14 Things You Should Know Before You Go See “Black Panther,”

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The new Marvel flick is far more complex and political than its predecessors.

1. Yes, Black Panther is a Marvel superhero movie and cinematic treat — but it’s also a masterful exploration of black identity and the African diaspora.

While most of the movie is set in the fictional African nation of Wakanda, the film also addresses themes on the black American experience, Pan-Africanism, and the history of colonization.

While most of the movie is set in the fictional African nation of Wakanda, the film also addresses themes on the black American experience, Pan-Africanism, and the history of colonization.

2. You may have already seen Wakanda before…

The isolated country, hidden from the rest of the world and ruled over by King T'Challa, made a brief appearance in Captain America: Civil War.

The isolated country, hidden from the rest of the world and ruled over by King T’Challa, made a brief appearance in Captain America: Civil War.

3. And you should know that the producers drew inspiration from several African tribes to fully flesh out the costuming, characters, and cultures of Wakanda.

So much of what you'll see is based on real places and people.

So much of what you’ll see is based on real places and people.

4. The film’s soundtrack is produced by Kendrick Lamar.

Lamar was originally only supposed to lend his talents for a couple of original tracks for the film, but after director Ryan Coogler screened some of the footage for him, the rapper ended up co-producing a full soundtrack with his label, Top Dawg Entertainment.

Lamar was originally only supposed to lend his talents for a couple of original tracks for the film, but after director Ryan Coogler screened some of the footage for him, the rapper ended up co-producing a full soundtrack with his label, Top Dawg Entertainment.

5. The resulting soundtrack, Black Panther: The Album, debuted at the top of the Billboard 200 chart on opening weekend.

You can listen to it here.
Universal Music

6. Moreover, Black Panther also showcases and celebrates an incredible slew of strong female characters.

In an interview, the film's star Lupita Nyong’o said that the women of Wakanda were able to "realize their full potential." In large part, women are the brains and the brawn of the movie.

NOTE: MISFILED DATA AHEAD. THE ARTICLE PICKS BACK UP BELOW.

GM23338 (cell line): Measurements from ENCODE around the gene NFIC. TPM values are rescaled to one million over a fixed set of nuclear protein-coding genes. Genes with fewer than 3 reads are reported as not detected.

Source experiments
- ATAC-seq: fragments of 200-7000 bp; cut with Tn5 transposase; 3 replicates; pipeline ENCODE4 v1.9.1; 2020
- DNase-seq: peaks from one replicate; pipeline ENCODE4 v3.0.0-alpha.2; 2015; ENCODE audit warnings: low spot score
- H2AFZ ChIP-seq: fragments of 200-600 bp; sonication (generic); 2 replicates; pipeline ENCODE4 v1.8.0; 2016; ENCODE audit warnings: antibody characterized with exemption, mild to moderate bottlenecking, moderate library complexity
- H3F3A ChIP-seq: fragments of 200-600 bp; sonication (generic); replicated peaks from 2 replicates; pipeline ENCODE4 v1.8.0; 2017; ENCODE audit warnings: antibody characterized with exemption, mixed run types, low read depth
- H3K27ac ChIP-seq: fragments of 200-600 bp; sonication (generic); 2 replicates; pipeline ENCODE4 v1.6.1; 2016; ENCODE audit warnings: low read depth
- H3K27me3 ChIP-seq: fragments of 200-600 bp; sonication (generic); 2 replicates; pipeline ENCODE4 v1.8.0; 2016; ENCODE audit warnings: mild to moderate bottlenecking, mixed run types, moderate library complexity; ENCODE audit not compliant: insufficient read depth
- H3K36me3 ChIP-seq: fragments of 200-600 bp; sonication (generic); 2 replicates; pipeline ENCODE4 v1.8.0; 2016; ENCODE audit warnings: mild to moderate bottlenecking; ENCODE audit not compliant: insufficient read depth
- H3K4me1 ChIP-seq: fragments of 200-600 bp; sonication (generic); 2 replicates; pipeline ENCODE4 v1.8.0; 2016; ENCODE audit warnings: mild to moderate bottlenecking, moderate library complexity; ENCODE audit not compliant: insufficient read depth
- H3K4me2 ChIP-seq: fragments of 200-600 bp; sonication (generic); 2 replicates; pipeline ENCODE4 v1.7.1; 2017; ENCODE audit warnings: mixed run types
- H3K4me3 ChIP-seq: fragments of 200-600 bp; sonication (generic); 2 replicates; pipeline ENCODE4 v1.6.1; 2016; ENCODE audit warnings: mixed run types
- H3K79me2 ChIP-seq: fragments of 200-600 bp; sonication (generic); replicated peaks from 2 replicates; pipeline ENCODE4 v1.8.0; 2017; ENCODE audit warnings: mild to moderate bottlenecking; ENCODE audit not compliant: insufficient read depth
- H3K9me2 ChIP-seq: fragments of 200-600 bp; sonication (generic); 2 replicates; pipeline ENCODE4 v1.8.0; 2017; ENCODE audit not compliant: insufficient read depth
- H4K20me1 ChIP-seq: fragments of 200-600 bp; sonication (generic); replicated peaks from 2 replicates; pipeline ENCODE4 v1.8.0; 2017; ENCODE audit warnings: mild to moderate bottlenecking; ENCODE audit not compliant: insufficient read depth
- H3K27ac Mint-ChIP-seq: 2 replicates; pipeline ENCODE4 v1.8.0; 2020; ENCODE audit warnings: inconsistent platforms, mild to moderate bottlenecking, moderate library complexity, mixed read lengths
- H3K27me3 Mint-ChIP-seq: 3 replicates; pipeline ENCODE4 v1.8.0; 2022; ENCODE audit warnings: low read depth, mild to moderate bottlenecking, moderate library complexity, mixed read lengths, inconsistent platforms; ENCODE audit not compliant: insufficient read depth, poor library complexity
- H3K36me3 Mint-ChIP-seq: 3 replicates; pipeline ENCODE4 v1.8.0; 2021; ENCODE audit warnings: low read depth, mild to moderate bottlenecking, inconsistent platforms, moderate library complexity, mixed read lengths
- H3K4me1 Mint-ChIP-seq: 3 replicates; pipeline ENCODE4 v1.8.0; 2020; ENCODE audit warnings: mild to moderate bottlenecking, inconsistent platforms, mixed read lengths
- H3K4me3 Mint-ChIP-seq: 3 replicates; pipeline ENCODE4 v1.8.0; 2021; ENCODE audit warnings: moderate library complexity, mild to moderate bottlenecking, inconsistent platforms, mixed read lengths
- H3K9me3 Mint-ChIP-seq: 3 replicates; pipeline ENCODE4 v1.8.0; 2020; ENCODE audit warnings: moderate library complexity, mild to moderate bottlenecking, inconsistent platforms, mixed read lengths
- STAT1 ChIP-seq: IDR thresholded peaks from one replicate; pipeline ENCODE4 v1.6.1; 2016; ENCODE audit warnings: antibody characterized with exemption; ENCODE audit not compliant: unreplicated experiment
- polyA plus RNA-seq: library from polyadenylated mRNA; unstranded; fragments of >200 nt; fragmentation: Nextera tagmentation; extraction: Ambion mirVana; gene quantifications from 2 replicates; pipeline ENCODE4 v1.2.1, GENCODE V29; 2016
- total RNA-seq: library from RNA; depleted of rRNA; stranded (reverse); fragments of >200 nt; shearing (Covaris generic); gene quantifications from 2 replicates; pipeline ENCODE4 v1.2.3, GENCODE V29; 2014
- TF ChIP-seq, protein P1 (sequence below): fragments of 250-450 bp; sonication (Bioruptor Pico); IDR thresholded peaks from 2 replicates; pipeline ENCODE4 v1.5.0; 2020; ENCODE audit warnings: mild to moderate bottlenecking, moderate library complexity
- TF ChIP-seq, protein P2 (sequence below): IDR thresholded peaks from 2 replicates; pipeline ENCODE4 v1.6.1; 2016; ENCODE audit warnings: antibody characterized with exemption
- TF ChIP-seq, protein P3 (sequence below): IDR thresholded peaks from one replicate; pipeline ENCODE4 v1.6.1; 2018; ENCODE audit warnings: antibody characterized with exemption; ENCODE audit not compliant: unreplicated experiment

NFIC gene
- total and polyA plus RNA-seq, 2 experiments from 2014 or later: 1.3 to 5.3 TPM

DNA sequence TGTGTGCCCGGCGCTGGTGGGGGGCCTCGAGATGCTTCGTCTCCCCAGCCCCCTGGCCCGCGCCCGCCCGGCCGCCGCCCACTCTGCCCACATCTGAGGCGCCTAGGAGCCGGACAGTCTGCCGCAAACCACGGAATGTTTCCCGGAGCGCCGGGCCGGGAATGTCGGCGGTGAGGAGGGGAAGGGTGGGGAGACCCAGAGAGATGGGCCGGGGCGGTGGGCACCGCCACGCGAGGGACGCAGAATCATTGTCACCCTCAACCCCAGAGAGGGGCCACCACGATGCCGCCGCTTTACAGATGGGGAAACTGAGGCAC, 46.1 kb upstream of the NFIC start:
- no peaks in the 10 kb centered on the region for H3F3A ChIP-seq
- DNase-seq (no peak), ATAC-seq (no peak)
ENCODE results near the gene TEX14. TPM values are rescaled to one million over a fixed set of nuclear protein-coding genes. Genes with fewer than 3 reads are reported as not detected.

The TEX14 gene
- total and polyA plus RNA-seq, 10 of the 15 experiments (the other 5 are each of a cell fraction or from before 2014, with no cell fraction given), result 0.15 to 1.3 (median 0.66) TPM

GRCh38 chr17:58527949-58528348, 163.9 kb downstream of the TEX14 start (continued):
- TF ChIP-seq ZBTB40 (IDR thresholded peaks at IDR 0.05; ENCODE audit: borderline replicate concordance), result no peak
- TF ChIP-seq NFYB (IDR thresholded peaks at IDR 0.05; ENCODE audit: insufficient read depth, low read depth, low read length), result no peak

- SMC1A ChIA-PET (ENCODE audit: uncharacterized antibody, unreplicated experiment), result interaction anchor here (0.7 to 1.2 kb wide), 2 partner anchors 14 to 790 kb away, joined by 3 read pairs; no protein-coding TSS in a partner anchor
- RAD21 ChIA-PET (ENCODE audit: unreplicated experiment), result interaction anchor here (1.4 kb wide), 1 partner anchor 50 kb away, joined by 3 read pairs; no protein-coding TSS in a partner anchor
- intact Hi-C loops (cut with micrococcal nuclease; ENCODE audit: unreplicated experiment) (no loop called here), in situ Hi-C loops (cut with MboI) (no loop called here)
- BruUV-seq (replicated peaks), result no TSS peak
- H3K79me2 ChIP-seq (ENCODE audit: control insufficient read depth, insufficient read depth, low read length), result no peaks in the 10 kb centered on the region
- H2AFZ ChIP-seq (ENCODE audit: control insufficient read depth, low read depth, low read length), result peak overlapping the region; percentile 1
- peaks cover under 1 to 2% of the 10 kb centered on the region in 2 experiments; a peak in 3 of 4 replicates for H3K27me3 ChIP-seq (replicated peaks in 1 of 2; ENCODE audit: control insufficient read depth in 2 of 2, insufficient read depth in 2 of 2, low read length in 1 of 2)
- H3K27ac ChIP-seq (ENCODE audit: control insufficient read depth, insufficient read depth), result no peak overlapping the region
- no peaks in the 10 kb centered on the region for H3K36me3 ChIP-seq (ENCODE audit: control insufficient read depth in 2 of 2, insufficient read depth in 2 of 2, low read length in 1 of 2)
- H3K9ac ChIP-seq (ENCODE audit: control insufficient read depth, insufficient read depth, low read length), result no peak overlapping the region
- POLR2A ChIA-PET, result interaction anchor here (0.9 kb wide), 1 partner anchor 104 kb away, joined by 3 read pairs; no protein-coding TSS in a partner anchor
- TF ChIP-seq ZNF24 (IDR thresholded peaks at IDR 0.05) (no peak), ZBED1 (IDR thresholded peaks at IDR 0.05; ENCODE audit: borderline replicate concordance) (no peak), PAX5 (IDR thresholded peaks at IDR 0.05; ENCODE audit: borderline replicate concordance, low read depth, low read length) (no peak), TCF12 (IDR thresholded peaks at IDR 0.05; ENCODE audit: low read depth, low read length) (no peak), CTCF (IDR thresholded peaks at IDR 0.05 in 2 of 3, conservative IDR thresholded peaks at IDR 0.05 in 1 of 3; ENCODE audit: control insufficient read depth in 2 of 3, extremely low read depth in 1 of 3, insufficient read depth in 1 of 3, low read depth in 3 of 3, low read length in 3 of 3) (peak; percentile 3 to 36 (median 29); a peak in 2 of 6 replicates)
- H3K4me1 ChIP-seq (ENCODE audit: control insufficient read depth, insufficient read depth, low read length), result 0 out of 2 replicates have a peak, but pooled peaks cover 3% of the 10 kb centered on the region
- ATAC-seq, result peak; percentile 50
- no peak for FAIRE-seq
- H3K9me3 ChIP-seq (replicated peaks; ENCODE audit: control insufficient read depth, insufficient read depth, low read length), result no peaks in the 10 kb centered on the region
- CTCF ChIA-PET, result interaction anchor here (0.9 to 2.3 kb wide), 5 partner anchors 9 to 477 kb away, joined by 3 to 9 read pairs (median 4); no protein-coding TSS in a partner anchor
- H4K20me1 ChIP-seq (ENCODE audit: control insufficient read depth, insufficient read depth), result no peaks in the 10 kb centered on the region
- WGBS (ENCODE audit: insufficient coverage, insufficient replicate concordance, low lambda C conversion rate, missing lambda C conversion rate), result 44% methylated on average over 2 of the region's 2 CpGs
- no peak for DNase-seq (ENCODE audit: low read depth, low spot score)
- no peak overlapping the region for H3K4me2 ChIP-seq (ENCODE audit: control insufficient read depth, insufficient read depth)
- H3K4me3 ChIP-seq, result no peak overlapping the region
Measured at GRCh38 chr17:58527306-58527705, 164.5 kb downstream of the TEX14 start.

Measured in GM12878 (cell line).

MarvelIn an interview, the film’s star Lupita Nyong’o said that the women of Wakanda were able to “realize their full potential.” In large part, women are the brains and the brawn of the movie.

7. Despite being a relatively “new” hero in the Marvel universe, Black Panther has existed for decades.

The character was originally featured in a The Fantastic Four comic in 1966. Later on, he got his own series.

The character was originally featured in aThe Fantastic Four comic in 1966. Later on, he got his own series.

8. And he ended up becoming a very, very important character.

In addition to being the king of Wakanda and an Avenger, the character of T'Challa plays a major role in the comics. At some point, he was part of the Illuminati (a group of heroes who make all the important decisions pertaining to the Earth) and eventually had custody over one of the Infinity Gems.
In addition to being the king of Wakanda and an Avenger, the character of T’Challa plays a major role in the comics. At some point, he was part of the Illuminati (a group of heroes who make all the important decisions pertaining to the Earth) and eventually had custody over one of the Infinity Gems.

9. The plot of the film is very much connected to the events of Captain America: Civil War.

The death of King T'Chaka plays a crucial role in both films, and a couple of characters from Civil War reappear in Black Panther.
The death of King T’Chaka plays a crucial role in both films, and a couple of characters from Civil War reappear in Black Panther.

10. And it’s also connected to Avengers: Age of Ultron.

We've already met the arms dealer Ulysses Klaue in Age of Ultron, where he was a former friend of Tony Stark.
We’ve already met the arms dealer Ulysses Klaue in Age of Ultron, where he was a former friend of Tony Stark.

11. Vibranium, a fictional metal, is extremely important to Black Panther.

You'll learn that Wakanda has an almost unlimited reserve of vibranium, the most powerful metal in the Marvel cinematic universe — and what makes Captain America's shield and Vision's synthetic body.
You’ll learn that Wakanda has an almost unlimited reserve of vibranium, the most powerful metal in the Marvel cinematic universe — and what makes Captain America’s shield and Vision’s synthetic body.

12. This isn’t the first time that someone has tried to bring Black Panther to the big screen.

In the '90s, the actor Wesley Snipes tried to make a movie about the Black Panther. Due to problems with the script, creative differences and special effect limitations, the project was never realized.
Valerie Macon / AFP / Getty ImagesIn the ’90s, the actor Wesley Snipes tried to make a movie about the Black Panther. Due to problems with the script, creative differences and special effect limitations, the project was never realized.

13. And it also isn’t the first time you’ll see Michael B. Jordan in a Marvel movie.

The actor played Johnny Storm (the Human Torch) in the reboot of the Fantastic Four. Now he gives life to the villain Killmonger.
The actor played Johnny Storm (the Human Torch) in the reboot of the Fantastic Four. Now he gives life to the villain Killmonger.

14. Finally, be sure to stay through the end of the film — Black Panther has TWO important post-credit scenes.

It's a Marvel tradition.
It’s a Marvel tradition.

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